III. A REFORMULATED ARGUMENT (JOHN HICK)
A. A Humanistic morality might well demand promoting the general welfare. But situations might arise in which the general welfare requires the sacrifice of one’s own life. But from a Humanistic perspective, such acts of self-sacrifice are strictly irrational. The rationality of such actions are apparent only in the context of faith.
B. Criticism: This argument assumes that rationality = self interest. Also, one might contend that extreme self-sacrifice can never be morally obligatory.
IV. GENERAL CRITICISMS
Kant’s argument is a syllogism or logical construction that depends on the strength of the premises.
Premise 1: There is a moral order, is disputable – it implies an objective order which we cannot prove.
Premise 2: Human beings rationally pursue the summum bonum is disputable. Morality may simply be a form of self-interest (it may be in my interest to help you).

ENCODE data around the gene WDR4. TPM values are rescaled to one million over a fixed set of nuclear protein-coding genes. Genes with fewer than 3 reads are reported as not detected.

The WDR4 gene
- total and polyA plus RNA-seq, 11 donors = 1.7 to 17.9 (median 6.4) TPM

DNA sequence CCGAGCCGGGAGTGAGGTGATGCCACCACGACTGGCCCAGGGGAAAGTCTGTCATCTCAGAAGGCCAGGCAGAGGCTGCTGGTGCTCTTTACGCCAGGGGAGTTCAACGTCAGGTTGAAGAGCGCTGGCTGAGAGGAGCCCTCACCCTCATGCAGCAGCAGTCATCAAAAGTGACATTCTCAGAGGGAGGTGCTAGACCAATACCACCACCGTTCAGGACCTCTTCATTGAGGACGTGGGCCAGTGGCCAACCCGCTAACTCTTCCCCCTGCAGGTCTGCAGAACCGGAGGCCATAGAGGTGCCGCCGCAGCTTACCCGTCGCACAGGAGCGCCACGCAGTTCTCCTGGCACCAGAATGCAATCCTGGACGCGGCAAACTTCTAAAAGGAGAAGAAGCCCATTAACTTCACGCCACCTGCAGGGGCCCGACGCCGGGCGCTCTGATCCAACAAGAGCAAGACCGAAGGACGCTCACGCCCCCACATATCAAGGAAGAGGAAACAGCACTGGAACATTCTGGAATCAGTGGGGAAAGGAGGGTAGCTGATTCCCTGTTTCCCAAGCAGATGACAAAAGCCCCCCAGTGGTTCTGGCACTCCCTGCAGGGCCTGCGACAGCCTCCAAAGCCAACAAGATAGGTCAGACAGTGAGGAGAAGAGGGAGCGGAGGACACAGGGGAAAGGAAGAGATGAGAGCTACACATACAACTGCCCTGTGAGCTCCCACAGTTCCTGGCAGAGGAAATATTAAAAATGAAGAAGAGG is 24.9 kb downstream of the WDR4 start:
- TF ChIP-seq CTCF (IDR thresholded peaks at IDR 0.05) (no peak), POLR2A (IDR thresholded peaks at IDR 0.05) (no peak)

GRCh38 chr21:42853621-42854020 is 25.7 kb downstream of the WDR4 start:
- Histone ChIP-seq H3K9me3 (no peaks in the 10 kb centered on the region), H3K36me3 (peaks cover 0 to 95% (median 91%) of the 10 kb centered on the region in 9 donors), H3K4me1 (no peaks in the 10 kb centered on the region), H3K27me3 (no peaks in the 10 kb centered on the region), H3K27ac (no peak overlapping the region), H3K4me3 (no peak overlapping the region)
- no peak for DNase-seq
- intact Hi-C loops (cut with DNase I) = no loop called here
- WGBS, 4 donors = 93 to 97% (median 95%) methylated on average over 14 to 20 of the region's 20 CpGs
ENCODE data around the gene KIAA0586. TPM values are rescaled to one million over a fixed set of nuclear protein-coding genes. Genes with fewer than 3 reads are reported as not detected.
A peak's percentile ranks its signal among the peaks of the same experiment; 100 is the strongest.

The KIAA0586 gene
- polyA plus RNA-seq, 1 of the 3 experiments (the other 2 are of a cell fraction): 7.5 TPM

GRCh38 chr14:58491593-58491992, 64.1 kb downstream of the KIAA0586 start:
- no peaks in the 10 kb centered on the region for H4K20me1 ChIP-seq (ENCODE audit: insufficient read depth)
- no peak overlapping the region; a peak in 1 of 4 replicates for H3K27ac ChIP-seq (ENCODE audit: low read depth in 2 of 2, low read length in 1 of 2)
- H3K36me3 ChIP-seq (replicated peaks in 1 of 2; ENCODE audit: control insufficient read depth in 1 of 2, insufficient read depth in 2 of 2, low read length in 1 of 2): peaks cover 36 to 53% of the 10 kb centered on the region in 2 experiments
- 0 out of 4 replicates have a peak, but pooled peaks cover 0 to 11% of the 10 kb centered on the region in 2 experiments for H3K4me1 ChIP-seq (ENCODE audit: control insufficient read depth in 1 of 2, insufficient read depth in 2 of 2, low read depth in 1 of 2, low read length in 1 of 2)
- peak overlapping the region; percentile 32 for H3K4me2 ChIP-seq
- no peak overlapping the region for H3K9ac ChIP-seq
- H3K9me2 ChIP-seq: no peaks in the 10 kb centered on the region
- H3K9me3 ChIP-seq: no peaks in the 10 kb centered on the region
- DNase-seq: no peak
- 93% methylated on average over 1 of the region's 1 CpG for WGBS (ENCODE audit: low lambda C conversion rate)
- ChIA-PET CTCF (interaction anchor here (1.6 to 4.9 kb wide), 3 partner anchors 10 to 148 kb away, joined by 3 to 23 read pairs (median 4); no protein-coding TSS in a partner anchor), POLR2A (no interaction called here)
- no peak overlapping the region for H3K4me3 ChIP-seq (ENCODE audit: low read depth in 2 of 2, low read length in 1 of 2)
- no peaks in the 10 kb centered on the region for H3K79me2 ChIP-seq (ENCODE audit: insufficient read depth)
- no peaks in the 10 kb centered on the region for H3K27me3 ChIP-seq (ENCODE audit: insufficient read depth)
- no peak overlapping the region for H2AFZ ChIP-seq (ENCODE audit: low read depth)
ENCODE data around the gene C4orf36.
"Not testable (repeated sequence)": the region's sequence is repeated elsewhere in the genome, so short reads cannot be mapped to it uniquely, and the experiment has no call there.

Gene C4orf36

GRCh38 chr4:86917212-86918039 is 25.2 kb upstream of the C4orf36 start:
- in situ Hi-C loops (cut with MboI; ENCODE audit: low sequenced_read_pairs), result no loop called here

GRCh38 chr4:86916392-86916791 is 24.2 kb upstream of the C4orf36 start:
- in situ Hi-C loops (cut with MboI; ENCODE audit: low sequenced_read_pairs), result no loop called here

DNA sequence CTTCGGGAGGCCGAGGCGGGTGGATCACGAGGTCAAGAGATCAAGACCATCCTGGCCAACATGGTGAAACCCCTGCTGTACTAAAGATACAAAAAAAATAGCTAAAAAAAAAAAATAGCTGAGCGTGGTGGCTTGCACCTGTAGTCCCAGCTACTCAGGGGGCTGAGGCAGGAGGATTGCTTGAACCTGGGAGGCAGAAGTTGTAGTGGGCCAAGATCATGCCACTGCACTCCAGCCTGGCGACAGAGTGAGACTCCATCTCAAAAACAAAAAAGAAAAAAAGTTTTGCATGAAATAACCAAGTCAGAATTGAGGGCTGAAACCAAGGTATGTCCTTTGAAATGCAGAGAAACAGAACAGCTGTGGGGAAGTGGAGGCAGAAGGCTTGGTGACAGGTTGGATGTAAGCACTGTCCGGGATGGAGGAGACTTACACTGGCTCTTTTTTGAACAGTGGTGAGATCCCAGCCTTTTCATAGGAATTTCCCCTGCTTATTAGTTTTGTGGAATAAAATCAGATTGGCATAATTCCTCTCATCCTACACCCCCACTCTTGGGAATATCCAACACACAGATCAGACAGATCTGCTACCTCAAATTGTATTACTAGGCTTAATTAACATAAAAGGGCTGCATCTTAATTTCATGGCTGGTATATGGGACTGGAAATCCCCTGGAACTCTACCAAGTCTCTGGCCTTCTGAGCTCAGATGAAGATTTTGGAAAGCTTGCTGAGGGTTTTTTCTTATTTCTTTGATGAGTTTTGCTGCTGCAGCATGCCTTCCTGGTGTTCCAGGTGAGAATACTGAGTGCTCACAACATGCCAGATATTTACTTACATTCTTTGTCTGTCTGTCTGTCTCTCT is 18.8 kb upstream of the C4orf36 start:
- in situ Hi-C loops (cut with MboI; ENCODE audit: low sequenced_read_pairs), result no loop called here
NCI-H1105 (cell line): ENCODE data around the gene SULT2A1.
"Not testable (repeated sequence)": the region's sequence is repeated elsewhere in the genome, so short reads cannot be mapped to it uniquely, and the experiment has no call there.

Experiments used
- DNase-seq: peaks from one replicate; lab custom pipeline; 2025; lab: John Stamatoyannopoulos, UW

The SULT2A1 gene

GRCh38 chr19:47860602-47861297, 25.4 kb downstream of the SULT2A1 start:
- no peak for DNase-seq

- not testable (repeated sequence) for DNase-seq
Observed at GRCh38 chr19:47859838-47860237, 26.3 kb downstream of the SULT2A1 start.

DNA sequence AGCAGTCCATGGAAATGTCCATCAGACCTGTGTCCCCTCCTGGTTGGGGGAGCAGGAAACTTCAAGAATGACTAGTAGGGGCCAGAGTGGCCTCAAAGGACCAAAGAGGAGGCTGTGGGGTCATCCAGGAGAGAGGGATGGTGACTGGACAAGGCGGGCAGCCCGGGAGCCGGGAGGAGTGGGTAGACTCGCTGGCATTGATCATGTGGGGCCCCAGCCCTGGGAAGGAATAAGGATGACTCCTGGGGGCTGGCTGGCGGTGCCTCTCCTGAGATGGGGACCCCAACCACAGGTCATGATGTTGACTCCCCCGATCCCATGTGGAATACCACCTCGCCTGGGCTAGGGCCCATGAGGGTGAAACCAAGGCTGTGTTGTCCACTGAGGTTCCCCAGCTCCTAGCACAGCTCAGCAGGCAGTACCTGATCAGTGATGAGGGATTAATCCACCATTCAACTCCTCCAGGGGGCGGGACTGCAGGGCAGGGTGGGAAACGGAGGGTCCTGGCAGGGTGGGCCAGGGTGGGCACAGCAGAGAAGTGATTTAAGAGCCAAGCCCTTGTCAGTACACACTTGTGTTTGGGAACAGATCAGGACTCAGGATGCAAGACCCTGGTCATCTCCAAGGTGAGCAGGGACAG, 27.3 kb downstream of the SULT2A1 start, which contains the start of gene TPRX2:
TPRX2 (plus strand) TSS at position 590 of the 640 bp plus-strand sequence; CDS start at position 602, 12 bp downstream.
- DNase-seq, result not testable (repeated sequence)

Premise 3: People want their own happiness, but Kant defines happiness in a strange way as “the state of a rational being in the world in the whole of whose existence everything goes according to his wish and will”. The utilitarian view that happiness is about maximising pleasure and minimising pain is a very different definition.
J Hare has argued “If we are to endorse wholeheartedly the long-term shape of our lives, we have to see this shape as consistent with our happiness” (Hare 1996, 88). This contradicts the first element of Kant’s argument, that duty alone creates moral worth. For example, it may be my duty to join the French Resistance even if the probability of my dying makes me miserable.
But then, Kant’s moral argument was an attempt to solve a contradiction between virtue and happiness.
Korsgaard, C, 1996, The Sources of Normativity, New York: Cambridge University Press.
Hare, J, 1996, The Moral Gap, Oxford: Clarendon Press.